Teaching / Enseignement
2021/2022 Courses / Cours de 2021/2022
In the Fall 2021 Term, I’m teaching LAWS 3908: Approaches in Legal Studies II. This course explores research methodologies in the interdisciplinary field of legal studies beyond doctrinal research. The goal of the course is to give students the necessary tools to conduct a research project in legal studies. To accomplish this, the course is divided in two parts: (1) an introduction to concepts, aspects, issues, etc., relevant to all social sciences and humanities research with a focus on legal studies; and (2) an exploration of particular methodologies relevant to legal studies. After introducing what is (and is not) inter/trans/multi-disciplinary approaches to law, the first part will cover topics such as designing a research project; the role and importance of theory in research; the meaning and role of methodology, epistemology and ontology; research ethics, both formal (i.e. research ethics boards) and informal (personal ethics, community ethics, etc.); and how to approach “law” within interdisciplinary research. The second part will explore some of the text-based (broadly defined) methodologies for legal studies such as legal history, legal geography, discourse analysis, narrative approaches, hermeneutics (interpretative methodologies), and comparative legal research. The course concludes by looking at the place and role of activism within legal research. At the end of this course, student should be able to engage with and understand the various aspects of research, and to create and conduct their own text-based legal studies research project.
In the Winter 2022 Term, I’m teaching LAWS 3800: Law of Environmental Quality and LAWS 4904 Advanced Legal Topics – Ocean and Coastal Law.
LAWS 3800 offers an introduction to world of environmental law, the main tool we use to regulate our social relationship with the environment, whether “natural” or human-made. It covers environmental law’s basic concepts, framework, main methods of regulation, relations to socio-economic issues and politics, and some key contemporary issues (e.g. climate change). In the age of the Anthropocene—a geological era characterised by the dramatic impact of (a subset of) humans on the biosphere—and in a settler colonial state like Canada where the application of settler law to Indigenous peoples is mired by systemic issues, environmental law is a legal field of particular importance. Given the breath of environmental law and the complexity of the issues it seeks to address, this course only offers an overview and focuses on ensuring students’ ability to navigate, understand and work with environmental law, and to engage with related environmental and social issues.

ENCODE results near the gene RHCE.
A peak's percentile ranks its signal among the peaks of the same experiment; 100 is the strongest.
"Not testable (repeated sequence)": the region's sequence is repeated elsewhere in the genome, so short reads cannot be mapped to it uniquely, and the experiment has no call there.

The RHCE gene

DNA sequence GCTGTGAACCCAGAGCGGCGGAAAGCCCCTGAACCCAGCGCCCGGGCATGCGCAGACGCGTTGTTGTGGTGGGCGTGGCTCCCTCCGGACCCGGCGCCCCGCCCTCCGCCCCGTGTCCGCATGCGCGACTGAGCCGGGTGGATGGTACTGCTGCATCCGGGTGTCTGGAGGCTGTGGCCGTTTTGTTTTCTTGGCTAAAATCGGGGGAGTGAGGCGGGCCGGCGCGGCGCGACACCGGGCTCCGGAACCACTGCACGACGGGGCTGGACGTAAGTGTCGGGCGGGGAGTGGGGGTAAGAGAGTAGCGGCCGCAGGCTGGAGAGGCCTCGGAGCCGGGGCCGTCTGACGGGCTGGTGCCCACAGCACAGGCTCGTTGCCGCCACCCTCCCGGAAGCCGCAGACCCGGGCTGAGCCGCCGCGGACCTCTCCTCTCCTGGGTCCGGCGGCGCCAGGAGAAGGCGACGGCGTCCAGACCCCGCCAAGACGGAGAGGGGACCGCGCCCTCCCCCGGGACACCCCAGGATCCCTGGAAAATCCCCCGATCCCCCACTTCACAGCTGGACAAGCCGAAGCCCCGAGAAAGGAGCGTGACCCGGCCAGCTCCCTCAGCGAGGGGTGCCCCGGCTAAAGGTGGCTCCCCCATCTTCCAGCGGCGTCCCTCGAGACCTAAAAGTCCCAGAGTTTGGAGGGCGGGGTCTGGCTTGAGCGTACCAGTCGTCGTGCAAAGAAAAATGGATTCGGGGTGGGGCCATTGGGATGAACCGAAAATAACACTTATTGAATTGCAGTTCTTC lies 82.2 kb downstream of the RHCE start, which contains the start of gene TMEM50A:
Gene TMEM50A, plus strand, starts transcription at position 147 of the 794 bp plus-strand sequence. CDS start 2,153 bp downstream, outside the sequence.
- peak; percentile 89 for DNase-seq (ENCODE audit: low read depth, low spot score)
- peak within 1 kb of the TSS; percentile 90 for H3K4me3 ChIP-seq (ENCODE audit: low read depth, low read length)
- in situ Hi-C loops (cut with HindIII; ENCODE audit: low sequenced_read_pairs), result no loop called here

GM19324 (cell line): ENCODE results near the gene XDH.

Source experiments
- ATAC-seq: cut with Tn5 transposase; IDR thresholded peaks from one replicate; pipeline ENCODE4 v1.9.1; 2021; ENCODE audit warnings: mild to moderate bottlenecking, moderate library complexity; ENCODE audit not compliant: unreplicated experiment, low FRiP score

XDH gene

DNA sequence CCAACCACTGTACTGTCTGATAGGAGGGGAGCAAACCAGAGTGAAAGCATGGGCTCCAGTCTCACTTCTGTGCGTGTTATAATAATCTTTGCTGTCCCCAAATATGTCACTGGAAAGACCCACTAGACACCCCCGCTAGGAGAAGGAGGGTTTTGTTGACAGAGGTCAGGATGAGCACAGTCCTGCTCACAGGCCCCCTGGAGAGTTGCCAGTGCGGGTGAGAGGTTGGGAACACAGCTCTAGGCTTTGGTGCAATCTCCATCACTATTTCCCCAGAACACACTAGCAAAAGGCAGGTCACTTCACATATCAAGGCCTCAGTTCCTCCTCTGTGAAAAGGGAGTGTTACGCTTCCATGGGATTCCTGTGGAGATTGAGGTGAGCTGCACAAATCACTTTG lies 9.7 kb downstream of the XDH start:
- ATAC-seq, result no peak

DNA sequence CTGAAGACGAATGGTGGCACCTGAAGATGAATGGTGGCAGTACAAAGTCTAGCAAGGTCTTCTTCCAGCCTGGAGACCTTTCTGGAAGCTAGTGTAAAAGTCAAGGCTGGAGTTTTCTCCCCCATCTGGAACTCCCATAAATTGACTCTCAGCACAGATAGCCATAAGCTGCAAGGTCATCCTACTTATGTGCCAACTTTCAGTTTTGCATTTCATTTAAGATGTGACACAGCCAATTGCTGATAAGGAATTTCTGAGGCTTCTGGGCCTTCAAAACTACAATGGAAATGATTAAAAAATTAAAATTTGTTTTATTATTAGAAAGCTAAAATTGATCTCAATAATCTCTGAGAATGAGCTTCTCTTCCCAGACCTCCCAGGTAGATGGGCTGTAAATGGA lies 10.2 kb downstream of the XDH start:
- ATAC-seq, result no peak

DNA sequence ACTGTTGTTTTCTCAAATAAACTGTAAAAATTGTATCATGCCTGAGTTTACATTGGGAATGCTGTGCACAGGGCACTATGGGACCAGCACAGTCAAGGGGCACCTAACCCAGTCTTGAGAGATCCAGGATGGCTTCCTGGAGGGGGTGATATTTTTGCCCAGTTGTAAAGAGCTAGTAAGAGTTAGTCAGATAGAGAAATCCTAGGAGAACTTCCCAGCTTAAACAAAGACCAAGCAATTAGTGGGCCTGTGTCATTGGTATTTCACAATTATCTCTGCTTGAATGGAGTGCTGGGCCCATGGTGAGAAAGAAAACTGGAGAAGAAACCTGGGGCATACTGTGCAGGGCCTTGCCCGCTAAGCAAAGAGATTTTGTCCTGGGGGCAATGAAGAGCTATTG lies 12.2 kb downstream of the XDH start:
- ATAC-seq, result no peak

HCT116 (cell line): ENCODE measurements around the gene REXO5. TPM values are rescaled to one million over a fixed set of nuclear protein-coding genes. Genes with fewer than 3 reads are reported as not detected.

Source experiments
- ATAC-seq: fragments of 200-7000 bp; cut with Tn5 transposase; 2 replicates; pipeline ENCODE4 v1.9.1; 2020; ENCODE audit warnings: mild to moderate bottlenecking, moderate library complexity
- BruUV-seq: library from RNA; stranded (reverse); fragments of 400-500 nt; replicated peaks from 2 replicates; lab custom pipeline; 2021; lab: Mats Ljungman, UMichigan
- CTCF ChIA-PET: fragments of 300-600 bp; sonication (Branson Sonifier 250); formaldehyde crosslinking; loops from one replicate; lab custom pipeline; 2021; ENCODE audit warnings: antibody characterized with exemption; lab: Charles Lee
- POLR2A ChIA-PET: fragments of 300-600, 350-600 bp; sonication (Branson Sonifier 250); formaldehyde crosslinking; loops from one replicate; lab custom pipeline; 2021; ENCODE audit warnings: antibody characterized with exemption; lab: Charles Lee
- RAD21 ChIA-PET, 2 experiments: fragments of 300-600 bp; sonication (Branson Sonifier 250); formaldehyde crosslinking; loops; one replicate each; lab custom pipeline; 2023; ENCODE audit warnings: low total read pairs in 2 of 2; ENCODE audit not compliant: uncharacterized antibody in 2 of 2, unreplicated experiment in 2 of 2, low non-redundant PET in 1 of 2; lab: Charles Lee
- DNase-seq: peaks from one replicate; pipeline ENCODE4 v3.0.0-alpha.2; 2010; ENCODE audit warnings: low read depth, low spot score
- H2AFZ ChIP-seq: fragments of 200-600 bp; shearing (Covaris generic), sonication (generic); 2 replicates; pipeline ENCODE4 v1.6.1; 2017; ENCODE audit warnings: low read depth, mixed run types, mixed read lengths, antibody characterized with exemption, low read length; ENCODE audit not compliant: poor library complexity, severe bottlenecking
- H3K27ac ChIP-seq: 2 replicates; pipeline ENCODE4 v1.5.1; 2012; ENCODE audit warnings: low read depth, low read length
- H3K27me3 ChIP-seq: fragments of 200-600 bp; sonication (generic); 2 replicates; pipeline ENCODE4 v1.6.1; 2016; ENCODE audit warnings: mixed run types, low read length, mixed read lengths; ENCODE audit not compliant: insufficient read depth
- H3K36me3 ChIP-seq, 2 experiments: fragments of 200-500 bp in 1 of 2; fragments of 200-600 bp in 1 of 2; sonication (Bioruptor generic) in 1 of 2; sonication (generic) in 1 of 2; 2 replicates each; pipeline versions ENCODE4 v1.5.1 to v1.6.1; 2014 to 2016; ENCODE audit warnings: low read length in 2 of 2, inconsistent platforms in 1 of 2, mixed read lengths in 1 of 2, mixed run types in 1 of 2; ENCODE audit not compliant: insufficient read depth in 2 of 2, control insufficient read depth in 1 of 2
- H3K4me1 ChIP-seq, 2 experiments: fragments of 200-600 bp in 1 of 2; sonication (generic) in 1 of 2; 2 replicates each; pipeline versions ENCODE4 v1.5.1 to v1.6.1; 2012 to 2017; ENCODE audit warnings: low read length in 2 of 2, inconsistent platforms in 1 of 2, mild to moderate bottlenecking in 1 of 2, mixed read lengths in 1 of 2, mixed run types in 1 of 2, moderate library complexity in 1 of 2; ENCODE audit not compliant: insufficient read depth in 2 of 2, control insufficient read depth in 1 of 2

LAWS 4904 explores the legal regimes applicable to the governance of oceans and seas, including the regulation of coastal and land-based activities impacting or involving oceans and seas. It covers a breath of issues related to the governance of oceans, including the marine environment and our impact on it, navigation and trade, defense and piracy, natural resources exploitation, scientific research, migration and human rights, and jurisdictions. These issues will be explored through various lens, such as legal geography, legal history, political economy, and Indigenous worldviews. The course also covers various ocean and coastal governance tools, such as marine spatial planning, area-based management, Indigenous and co-management approaches, and activity-based regulations. While the course will include Canadian examples when relevant, the course takes a global approach to the topic. Oceans play a crucial role in humanity’s past, present and future. In addition to being the source of life on Earth, oceans provide a crucial means of transportation (especially for global trade), are an important source of food and other resources, contribute to culture and spirituality, and are an essential component of the biosphere. Their proper governance is essential at ensuring a sustainable future for humanity and other lifeforms on Earth. At the end of this course, students should be able to critically examine and engage with legal issues related to oceans and coastal areas.
Past Courses / Cours antérieures
- CML3351/3651 & DCL6939: Legal Research and Writing (Selected Problems) – International Law Commission / Recherche et rédaction juridiques (Problèmes choisis) – Commission du droit international (University of Ottawa/Université d’Ottawa)
- CML3580/3180: Clinique de droit de l’environnement / Environmental Law Clinic (University of Ottawa/Université d’Ottawa)
Supervision / Direction d’étudiant.e.s
I am open to supervise honours or master’s students interested in the following fields:
Je suis disponible pour diriger des projets de recherche d’étudiant.e.s au baccalauréat spécialisé ou à la maîtrise liés aux domaines suivants :
- Environmental law & policy / Droit et politique environnementale
- Public International Law / Droit international public
- Sexual orientation and gender identity and the law / L’orientation sexuelle, l’identité de genre et le droit
- Legal theory / Théories du droit
- Environmental theory/philosophy / Théories/philosophies environnementales
- Access to justice / Accès à la justice
- Legal history / Histoire du droit
- Administrative law / Droit administratif
Past supervision / Direction antérieure :
- N. LaMarche, J.D. Major Research Paper: Reconsidering the ILC’s Draft Convention Against Crimes Against Humanity: Accommodating Transitional Justice Mechanisms (University of Ottawa, 2019)
- P. Gagnon, mémoire de J.D. : Les programmes FIT et MicroFIT : projet de synthèse sur le développement durable et ses possibles formes de mise en œuvre (Université d’Ottawa, 2018)